The Democrats control the U.S. Senate, but otherwise, they now find themselves in the national minority, a position to which they are unaccustomed and which they clearly believe must be some kind of mistake. (George W. Bush won how many rural counties? Did anyone know there were that many rural counties?)
So imagine the Democrats' chagrin when the President's popular approval ratings soared above 90 percent in response to his calm but forceful military response to the terrorist attacks of September 11, 2001.
I ask you, is it fair that this Republican newcomer should get credit just because his actions have actually stopped the terrorists in their tracks, while his Democratic predecessor, Bill Clinton, gets no credit at all for responding to the mustitude of escalating terror attacks on his watch by refusing to give our boys in Somalia the armor they needed, while encouraging Osama bin Laden's cronies to believe we were weak and decadent by limiting his response to a few cruise missiles lobbed at a pharmaceutical factory and an empty Afghan sheep camp?
But then, as though their foreign policy triumphs weren't enough, the GOP-controlled US House of Representatives threatened to seize the initiative on on the domestic front as well, responding to the incipient recession with an "economic stimulus" package full of across-the-board tax cuts which might actually work, helping both the economy and the Republican Party. Now you'll begin to sense the seriousness of the problem faced by Democratic-Party politicians.
So Senator Daschle and his Democratic collegues squealed that the stimulus package, with all those tax cuts contained therein, would pass over their dead bodies. The Democrats claim that tax cuts are "giveaways to the rich" (those being the people who pay the most taxes.)
What did the sneaky Republicans do then? Why, they removed the tax cuts as requested.
So Senator Daschle and his Democrats next squealed that an economic stimulus package would pass over their dead bodies, unless the GOP agreed to lard it up with a whole new Santa Claus list of boondoggle spending. When obligingly granted even that Christmas wish, Senator Daschle and his colleagues were finally reduced to crossing their arms, jutting their jaws, and announcing the stimulus package would never be allowed to come to a vote no matter what, lest it garner enough Democratic votes to--you know, pass.
And what has happened to poor Senator Daschle now? Apparently stung by criticism that his performance on the stimulus package revealed him to be an "obstructionist," he's run to the Democratic focus groups to come up with a counterattack, and has been advised to blame the tiny tax cuts won by President Bush last Spring for "wiping out the surplus."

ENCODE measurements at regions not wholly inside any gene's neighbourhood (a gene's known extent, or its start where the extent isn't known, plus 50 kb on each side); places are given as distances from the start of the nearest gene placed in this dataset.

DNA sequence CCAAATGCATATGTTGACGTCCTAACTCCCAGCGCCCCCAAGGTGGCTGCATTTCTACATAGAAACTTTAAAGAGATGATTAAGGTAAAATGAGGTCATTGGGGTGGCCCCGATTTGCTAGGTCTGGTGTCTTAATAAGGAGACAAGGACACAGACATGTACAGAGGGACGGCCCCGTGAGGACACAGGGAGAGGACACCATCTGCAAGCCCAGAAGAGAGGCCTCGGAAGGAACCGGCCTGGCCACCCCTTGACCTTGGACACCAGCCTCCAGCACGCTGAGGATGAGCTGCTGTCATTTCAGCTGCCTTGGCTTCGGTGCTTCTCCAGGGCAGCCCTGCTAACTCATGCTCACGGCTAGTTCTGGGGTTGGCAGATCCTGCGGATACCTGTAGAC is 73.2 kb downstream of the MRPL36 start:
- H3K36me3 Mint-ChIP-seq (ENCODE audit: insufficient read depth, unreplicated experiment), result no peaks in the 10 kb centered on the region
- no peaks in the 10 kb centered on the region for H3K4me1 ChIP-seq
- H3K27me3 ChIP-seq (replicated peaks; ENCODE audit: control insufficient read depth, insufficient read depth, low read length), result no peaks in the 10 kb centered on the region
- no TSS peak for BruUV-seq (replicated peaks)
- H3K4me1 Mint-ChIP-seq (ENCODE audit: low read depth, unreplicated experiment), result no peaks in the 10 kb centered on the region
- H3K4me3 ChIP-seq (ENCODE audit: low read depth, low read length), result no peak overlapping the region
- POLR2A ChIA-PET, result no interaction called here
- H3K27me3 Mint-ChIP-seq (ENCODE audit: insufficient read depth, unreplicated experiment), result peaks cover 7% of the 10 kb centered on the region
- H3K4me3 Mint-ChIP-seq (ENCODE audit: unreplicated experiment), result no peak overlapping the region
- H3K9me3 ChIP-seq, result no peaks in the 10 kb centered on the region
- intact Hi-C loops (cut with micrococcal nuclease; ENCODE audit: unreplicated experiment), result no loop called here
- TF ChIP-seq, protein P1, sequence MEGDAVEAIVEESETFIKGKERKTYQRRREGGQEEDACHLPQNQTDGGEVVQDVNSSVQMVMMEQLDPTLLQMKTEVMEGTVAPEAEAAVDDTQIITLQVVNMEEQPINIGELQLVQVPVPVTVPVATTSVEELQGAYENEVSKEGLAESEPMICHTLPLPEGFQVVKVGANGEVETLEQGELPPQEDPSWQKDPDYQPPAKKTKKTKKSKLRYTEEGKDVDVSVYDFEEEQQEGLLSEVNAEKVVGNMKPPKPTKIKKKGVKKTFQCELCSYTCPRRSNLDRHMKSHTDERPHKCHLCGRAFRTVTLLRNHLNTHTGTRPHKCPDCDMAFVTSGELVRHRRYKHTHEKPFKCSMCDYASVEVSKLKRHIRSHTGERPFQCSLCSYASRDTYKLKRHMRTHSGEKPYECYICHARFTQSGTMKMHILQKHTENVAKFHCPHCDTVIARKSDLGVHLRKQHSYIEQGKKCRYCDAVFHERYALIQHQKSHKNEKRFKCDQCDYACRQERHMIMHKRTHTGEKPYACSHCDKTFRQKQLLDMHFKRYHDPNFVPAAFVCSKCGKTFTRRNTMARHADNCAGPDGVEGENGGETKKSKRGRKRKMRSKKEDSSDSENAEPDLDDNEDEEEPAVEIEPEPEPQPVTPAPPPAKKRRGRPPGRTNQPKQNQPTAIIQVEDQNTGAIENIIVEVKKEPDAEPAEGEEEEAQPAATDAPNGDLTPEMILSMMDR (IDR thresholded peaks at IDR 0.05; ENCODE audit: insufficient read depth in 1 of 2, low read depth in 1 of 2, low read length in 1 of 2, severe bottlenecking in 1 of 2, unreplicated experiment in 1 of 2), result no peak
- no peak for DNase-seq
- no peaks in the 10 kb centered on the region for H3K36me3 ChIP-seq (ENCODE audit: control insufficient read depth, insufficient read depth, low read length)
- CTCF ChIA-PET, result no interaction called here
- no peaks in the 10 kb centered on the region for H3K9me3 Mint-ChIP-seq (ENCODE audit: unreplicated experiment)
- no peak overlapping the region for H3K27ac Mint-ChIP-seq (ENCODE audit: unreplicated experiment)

The tax cuts have "probably made the recession worse" by driving up interest rates, Senator Daschle said in a speech Friday, January 4.
Those being the same interest rates that are now at historic lows? Please ignore the little man behind the curtain.
Republicans, who, at the Democratic Senator's request, dropped most of the tax cuts from the Republican economic stimulus package, "have one unchanging, unyielding solution they offer for every problem: tax cuts that go disproportionately to the most affluent," says Senator Daschle, beating the Democrats' unchanging 'hate the rich" jungle drum. Why, he even managed Friday to claim that GOP tax policy might require him to "raid the Social Security surplus and borrow money to pay for ... critical needs," like putting non-citizen airport security checkers on the unionized federal payroll.
At the same time he criticized GOP tax cuts, however, Senator Daschle somewhat contradictorily offered his own convoluted "tax credit" proposal for companies that create new jobs, though without quite explaining how that scheme would avoid aiding "the most affluent" business owners.
"Senator Daschle once again takes the side of tax collectors rather than taxpayers," notes Alan Reynolds of the Cato Institute. "'Low interest rates,' Daschle claims, 'are the best possible tax cut.' But interest rates do not rise and fall with the U.S. Budget. That is simply a hoax. Japan has the world's lowest interest rates and the world's biggest budget defict. Besides, if taxes were less onerous, American families and firms would not have to borrow so much."
Anyway, it was President Bush who worked to hold the growth of federal spending to a still-hefty 4 percent last year (needless to say, any real Conservative would feel obliged to trim federal spending at least in half). It was squealing Democrats who wanted federal spending to grow by something closer to 10 percent.
Real tax collections have never been higher. Even if we bought the claims of "surplus" in the first place (they kept right on selling Treasury bills--who would continue to borrow if they had a surplus?), it's Democrat-driven spending that threatens to put the federal government back into the red.
Perhaps what the Democrats need is a Senate Majority Leader less fearful of setting forth their true agenda. One nominee comes quickly to mind. Freshman U.S. Senator Hillary went on New York television last month and called not just for the repeal of the Bush tax cuts, but for actual federal tax rate hikes.
Now there's a true Democrat.
More on American Government & the U.S. Presidency
More on Taxation & Government Spending
Vin Suprynowicz is assistant editorial page editor of the LAS VEGAS REVIEW- JOURNAL.
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